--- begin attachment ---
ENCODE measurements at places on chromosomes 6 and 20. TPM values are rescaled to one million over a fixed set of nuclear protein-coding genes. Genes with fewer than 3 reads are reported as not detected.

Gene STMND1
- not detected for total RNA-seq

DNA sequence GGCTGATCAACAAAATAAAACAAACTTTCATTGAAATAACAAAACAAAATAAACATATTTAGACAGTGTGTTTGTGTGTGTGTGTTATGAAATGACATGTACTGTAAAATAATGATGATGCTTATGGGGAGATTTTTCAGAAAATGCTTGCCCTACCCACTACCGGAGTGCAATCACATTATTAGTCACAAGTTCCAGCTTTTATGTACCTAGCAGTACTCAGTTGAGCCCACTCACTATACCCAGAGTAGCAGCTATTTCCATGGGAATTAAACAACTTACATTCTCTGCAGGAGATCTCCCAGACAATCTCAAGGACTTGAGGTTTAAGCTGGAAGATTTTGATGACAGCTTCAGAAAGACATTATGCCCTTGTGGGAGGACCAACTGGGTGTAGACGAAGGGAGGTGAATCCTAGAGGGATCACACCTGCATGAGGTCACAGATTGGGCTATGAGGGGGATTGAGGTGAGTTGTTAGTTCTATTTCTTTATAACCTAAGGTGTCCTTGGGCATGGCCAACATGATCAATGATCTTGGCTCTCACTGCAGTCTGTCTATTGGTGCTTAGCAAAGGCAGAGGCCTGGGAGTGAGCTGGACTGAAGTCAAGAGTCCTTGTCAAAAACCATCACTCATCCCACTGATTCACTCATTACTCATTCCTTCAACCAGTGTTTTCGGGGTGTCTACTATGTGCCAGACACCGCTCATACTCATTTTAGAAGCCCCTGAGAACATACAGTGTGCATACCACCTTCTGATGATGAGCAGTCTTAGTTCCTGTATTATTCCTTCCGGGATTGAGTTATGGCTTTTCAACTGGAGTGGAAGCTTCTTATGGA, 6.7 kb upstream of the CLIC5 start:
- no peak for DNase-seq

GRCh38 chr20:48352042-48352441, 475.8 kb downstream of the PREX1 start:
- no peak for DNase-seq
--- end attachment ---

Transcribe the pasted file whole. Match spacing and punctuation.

ENCODE measurements at places on chromosomes 6 and 20. TPM values are rescaled to one million over a fixed set of nuclear protein-coding genes. Genes with fewer than 3 reads are reported as not detected.

Gene STMND1
- not detected for total RNA-seq

DNA sequence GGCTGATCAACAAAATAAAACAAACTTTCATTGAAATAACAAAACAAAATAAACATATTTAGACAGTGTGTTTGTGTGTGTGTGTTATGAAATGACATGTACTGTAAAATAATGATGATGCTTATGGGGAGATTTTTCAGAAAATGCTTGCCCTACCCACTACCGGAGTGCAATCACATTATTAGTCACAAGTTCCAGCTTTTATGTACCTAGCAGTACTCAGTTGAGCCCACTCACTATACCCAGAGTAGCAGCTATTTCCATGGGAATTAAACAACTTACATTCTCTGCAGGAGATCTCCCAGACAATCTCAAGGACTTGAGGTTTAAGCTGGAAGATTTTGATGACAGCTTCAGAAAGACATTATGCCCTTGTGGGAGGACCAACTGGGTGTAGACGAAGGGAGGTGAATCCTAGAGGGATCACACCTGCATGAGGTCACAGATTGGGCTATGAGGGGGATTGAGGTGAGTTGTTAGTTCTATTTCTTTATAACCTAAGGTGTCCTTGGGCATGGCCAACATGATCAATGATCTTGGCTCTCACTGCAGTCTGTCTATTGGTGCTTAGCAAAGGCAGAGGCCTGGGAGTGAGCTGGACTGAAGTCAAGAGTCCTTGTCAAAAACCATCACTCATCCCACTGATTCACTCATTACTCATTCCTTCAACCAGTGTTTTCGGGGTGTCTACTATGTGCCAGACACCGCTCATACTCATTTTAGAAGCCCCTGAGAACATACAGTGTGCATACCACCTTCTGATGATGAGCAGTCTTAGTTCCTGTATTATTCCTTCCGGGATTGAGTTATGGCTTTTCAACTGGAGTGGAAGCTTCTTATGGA, 6.7 kb upstream of the CLIC5 start:
- no peak for DNase-seq

GRCh38 chr20:48352042-48352441, 475.8 kb downstream of the PREX1 start:
- no peak for DNase-seq